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Wherever you are on the planet, at least four GPS satellites are ‘visible’ at any time. Each one transmits information about its position and the current time at regular intervals. These signals, travelling at the speed of light, are intercepted by your GPS receiver, which calculates how far away each satellite is based on how long it took for the messages to arrive.

Once it has information on how far away at least three satellites are, your GPS receiver can pinpoint your location using a process called trilateration.

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**In fact, signals from just three satellites are needed to carry out this trilateration process; the calculation of your position on earth based on your distance from three satellites. The signal from the fourth satellite is redundant and is used to confirm the results of the initial calculation. If the position calculated from distances to satellites “A-B-C” do not match the calculation based on “A-B-D” then other combinations are tested until a consistent result is obtained.**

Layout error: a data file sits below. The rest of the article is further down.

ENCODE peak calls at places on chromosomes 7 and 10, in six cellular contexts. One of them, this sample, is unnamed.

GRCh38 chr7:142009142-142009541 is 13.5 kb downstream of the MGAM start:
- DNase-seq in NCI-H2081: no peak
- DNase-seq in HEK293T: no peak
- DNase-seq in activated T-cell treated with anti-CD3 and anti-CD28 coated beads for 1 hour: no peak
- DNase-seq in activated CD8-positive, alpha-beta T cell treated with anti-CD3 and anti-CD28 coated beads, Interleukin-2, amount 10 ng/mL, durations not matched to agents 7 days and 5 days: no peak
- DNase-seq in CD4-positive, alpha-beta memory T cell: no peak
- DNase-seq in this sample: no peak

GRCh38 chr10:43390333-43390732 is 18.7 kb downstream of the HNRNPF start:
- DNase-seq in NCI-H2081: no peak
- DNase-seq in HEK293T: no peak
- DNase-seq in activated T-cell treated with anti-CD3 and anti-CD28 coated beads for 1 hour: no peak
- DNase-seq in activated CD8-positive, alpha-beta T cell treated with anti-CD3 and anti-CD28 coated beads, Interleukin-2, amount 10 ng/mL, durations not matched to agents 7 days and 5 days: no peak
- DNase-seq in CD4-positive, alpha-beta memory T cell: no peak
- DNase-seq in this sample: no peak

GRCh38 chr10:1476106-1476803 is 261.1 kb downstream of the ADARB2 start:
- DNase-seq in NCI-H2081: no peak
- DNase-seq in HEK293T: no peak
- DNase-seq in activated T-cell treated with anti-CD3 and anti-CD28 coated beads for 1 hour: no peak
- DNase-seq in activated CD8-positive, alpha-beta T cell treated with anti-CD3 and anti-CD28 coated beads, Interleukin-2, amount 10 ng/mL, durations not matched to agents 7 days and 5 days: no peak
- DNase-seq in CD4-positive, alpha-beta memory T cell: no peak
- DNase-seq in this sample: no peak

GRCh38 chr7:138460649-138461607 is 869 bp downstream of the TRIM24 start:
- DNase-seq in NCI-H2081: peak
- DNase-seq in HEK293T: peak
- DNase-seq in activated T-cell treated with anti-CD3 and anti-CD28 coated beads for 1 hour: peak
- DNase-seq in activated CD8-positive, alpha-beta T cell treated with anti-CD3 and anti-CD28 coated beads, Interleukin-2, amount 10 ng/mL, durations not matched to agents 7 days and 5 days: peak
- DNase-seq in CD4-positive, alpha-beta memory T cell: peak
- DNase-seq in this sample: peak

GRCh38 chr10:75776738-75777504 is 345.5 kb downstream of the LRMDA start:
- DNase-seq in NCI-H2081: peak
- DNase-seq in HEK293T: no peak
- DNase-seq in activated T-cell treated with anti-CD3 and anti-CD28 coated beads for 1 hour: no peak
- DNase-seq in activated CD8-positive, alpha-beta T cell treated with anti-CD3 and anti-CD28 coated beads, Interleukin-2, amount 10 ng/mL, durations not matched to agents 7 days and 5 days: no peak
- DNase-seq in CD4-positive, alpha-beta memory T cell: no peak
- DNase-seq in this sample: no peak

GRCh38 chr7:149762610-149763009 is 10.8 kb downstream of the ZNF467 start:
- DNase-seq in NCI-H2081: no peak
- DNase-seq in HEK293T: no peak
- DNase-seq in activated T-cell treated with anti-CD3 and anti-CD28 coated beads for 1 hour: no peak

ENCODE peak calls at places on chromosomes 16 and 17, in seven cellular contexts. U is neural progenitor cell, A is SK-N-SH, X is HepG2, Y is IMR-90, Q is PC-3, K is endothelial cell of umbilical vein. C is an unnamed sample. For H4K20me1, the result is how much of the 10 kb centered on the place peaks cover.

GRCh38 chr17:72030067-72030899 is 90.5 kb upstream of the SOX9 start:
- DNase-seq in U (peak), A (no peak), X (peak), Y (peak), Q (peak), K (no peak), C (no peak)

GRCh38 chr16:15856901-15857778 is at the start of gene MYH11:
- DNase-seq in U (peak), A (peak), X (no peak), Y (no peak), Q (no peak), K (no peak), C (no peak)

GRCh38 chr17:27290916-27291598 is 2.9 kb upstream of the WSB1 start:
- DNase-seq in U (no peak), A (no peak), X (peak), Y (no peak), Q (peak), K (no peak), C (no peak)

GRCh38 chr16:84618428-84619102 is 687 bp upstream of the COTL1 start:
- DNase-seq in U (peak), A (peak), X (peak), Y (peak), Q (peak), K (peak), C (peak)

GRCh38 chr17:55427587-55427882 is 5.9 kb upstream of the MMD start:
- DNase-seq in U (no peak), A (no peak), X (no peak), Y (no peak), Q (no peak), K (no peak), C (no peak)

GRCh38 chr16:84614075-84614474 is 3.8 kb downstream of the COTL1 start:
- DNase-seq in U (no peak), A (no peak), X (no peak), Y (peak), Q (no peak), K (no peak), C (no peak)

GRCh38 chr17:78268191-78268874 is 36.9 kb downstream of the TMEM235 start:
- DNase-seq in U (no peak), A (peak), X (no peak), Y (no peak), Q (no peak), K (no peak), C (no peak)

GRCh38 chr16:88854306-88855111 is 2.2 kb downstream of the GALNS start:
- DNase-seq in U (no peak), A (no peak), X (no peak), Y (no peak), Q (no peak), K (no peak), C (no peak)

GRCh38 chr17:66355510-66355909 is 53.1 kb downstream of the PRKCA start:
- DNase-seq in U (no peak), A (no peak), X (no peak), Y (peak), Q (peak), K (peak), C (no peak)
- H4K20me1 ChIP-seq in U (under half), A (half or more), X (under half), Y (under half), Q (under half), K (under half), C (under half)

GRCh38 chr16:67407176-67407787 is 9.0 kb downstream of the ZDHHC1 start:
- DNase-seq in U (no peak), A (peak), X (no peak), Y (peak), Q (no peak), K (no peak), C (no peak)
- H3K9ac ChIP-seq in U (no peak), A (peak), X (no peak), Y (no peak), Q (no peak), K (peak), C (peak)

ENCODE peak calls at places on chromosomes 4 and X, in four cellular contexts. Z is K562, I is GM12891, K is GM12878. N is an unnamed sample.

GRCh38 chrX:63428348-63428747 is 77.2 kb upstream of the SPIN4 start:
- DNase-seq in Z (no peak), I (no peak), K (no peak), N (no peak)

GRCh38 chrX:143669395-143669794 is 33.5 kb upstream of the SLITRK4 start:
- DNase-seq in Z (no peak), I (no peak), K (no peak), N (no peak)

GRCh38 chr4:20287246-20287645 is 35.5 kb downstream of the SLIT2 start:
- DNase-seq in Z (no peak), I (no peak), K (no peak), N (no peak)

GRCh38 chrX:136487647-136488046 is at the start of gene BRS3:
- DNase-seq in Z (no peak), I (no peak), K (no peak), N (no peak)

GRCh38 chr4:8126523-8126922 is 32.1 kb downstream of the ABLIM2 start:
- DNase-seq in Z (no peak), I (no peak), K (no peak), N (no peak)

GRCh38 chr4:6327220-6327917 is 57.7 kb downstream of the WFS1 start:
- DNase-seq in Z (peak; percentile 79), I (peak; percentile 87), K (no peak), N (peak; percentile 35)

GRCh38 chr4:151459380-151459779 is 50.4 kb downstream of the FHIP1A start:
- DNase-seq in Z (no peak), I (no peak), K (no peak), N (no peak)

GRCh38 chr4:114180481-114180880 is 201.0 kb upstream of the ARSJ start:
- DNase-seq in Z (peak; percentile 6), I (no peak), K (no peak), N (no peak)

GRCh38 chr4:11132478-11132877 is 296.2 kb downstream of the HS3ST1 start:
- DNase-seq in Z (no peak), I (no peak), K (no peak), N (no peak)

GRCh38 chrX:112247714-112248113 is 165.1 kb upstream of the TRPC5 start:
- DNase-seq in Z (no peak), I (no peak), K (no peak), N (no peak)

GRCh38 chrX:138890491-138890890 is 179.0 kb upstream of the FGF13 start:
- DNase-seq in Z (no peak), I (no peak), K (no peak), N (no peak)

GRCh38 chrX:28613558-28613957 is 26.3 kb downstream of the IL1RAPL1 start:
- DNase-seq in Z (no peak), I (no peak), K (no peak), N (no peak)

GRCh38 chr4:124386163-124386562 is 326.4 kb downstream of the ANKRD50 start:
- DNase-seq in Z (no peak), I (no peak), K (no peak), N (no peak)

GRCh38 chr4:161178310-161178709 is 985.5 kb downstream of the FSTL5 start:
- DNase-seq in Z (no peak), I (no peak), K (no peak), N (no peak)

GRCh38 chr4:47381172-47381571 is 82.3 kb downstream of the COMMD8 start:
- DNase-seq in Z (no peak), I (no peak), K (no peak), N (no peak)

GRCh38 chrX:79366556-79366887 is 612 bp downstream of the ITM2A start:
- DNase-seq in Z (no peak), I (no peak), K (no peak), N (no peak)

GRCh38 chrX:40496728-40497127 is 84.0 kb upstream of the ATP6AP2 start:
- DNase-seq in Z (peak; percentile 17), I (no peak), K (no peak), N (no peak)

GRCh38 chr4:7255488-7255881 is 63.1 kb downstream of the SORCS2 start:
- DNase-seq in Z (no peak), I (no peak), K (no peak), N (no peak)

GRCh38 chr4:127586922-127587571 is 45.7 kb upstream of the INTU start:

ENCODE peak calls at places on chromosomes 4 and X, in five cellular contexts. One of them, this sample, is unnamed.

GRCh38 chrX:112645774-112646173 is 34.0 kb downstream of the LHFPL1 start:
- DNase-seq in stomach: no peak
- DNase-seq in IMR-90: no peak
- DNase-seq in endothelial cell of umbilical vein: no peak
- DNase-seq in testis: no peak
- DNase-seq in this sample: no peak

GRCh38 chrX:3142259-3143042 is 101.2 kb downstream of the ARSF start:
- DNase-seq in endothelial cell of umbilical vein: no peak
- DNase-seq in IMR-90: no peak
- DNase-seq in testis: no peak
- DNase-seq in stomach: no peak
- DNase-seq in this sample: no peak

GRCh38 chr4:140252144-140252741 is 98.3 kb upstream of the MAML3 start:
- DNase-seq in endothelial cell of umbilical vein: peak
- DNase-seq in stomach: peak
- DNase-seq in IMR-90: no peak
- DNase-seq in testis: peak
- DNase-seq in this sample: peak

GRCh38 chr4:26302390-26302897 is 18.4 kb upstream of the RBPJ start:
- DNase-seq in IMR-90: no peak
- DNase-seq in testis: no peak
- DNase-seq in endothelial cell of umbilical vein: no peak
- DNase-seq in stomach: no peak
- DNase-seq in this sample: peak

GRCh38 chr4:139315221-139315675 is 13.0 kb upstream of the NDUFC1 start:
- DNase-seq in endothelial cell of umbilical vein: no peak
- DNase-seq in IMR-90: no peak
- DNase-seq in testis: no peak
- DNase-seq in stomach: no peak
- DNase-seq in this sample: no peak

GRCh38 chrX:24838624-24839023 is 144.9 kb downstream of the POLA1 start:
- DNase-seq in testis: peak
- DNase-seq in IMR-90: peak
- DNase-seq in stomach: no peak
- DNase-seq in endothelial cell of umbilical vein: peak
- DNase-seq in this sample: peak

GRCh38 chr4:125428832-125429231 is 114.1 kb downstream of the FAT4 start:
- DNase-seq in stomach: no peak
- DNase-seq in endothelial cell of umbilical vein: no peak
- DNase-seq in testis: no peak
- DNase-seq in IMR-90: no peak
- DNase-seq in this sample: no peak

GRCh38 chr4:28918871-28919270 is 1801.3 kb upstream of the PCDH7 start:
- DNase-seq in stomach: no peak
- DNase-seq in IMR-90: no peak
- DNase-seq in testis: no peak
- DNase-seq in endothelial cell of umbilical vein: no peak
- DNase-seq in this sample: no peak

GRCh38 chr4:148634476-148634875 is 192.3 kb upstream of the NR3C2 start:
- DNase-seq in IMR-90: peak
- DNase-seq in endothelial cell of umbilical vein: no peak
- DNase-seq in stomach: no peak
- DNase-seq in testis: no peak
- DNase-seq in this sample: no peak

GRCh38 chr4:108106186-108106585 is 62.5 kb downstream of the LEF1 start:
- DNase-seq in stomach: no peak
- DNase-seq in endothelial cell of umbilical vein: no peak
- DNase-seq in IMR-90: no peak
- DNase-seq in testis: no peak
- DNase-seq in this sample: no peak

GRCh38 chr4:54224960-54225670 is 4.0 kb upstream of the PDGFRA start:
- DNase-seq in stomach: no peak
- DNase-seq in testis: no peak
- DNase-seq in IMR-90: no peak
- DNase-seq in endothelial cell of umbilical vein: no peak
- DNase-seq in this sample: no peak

**The process of measuring the distance from satellite to GPS receiver is based on timed signals. For example, at 16h45m precisely, the satellite may begin broadcasting its signal. The GPS receiver will also begin running the same random sequence at 16h45m local time, but does not broadcast the sequence. When the receiver picks up the signal from the different satellites, there will be a time lag, because the microwaves take a fraction of a second to travel from the satellite to the receiver. The time lag is easily converted into distance to each satellite. The slight difference between signals from each satellite is then used to calculate the receiver's position.**